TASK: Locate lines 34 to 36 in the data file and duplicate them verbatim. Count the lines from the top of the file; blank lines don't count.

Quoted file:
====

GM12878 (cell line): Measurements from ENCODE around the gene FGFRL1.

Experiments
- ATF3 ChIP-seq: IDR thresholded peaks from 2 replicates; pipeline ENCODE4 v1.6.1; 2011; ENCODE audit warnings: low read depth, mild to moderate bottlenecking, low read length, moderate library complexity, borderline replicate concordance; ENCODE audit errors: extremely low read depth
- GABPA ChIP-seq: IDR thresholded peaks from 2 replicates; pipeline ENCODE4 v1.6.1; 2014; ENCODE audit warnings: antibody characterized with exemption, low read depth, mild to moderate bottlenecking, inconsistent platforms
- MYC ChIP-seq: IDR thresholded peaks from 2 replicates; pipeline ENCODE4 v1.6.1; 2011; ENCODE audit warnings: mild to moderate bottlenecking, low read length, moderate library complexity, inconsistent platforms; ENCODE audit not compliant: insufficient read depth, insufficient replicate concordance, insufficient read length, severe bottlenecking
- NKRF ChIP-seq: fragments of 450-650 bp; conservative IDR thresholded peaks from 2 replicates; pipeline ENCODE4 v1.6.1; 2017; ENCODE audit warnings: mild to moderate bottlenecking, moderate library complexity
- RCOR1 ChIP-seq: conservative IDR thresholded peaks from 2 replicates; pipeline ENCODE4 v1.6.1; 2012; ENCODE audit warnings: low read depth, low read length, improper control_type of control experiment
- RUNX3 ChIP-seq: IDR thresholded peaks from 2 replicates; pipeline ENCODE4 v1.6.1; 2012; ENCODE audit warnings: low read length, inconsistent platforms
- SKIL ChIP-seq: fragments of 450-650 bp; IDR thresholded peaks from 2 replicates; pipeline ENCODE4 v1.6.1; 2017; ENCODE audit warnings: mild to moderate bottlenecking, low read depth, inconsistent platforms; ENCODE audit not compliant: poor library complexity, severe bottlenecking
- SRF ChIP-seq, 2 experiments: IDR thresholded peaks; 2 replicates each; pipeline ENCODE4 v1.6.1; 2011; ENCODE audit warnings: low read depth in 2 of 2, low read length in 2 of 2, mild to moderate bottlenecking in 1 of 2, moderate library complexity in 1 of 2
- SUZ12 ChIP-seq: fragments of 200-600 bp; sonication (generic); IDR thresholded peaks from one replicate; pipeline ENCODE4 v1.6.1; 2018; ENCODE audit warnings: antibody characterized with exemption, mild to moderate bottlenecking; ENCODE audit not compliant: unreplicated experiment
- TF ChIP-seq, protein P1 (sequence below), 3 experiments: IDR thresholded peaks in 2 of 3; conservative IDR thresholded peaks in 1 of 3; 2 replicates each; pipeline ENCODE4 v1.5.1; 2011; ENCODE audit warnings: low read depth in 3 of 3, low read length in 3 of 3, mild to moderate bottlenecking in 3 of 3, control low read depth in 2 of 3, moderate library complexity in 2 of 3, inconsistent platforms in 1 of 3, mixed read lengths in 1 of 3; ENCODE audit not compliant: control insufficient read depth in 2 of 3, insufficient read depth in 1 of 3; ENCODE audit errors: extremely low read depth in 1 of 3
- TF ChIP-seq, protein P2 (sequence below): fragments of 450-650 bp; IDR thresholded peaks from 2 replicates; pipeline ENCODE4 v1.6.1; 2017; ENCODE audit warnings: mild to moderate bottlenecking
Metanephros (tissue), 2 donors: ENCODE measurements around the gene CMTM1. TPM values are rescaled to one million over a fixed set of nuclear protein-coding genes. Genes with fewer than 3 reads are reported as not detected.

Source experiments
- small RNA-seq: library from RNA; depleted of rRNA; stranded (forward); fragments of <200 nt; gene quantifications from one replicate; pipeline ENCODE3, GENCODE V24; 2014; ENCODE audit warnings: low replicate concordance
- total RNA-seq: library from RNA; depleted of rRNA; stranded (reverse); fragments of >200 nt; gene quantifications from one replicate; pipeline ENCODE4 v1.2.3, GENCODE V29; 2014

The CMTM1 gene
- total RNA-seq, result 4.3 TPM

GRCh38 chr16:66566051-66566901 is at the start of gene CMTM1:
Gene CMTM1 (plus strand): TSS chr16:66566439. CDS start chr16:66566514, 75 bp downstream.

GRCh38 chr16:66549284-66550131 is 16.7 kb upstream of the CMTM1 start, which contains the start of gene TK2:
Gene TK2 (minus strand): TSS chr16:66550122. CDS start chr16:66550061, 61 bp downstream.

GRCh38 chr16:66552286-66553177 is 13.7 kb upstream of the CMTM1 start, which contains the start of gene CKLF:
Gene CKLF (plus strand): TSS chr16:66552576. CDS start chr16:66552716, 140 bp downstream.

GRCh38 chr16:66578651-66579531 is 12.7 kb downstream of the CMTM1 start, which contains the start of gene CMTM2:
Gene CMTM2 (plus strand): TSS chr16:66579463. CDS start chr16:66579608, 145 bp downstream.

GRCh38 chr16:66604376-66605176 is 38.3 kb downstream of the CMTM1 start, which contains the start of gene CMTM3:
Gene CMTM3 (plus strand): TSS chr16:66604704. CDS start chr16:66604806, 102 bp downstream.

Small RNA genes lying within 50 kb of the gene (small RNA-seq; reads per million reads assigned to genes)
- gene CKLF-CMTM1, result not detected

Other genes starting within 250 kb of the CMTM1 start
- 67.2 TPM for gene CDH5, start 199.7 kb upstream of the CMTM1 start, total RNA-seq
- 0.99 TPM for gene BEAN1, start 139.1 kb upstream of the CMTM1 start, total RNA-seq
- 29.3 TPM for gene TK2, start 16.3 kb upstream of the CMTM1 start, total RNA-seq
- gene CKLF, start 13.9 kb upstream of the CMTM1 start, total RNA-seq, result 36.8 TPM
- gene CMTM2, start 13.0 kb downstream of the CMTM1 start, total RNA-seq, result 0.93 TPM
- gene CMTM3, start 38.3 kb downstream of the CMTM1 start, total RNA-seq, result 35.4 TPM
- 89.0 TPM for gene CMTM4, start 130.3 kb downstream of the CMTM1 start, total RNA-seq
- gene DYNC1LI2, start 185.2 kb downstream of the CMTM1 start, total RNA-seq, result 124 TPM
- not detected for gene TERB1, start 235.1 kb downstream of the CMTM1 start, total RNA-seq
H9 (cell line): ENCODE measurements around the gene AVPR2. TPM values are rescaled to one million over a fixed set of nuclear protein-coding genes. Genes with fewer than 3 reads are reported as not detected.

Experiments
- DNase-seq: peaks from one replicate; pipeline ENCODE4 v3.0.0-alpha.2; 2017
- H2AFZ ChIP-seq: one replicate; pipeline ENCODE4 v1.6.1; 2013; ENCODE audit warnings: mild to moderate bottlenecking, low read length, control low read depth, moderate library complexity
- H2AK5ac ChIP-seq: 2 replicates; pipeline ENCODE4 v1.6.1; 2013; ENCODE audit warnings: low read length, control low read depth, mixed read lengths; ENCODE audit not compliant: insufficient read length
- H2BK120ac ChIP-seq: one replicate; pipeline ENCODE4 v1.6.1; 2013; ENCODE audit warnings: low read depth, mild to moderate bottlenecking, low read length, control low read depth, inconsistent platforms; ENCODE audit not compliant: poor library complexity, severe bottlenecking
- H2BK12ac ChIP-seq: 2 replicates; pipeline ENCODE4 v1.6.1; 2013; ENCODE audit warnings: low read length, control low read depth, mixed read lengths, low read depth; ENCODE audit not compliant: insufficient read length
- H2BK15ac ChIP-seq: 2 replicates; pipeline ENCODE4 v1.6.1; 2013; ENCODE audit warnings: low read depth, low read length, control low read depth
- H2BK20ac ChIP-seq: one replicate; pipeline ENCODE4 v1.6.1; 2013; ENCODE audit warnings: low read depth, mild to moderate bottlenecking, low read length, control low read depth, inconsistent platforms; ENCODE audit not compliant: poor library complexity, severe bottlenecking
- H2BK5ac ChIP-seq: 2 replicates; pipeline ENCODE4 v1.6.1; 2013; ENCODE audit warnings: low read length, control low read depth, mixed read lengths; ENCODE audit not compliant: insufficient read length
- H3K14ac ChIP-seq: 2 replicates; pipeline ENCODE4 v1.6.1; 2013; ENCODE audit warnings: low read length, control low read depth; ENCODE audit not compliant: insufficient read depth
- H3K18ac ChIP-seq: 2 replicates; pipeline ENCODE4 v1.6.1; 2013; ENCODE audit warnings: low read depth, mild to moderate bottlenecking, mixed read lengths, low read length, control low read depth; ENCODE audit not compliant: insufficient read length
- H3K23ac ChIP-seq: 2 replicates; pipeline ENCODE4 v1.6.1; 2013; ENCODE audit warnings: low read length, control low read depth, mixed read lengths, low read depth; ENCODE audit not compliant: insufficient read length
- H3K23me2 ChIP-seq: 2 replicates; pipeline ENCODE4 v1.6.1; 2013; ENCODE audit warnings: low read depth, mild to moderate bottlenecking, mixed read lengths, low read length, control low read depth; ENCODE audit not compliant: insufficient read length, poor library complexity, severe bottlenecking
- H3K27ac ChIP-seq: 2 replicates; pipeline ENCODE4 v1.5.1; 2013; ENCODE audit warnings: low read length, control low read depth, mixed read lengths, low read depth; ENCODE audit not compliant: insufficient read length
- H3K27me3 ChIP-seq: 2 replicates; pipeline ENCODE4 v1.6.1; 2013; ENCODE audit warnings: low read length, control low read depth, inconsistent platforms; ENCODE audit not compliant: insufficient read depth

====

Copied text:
- 0.99 TPM for gene BEAN1, start 139.1 kb upstream of the CMTM1 start, total RNA-seq
- 29.3 TPM for gene TK2, start 16.3 kb upstream of the CMTM1 start, total RNA-seq
- gene CKLF, start 13.9 kb upstream of the CMTM1 start, total RNA-seq, result 36.8 TPM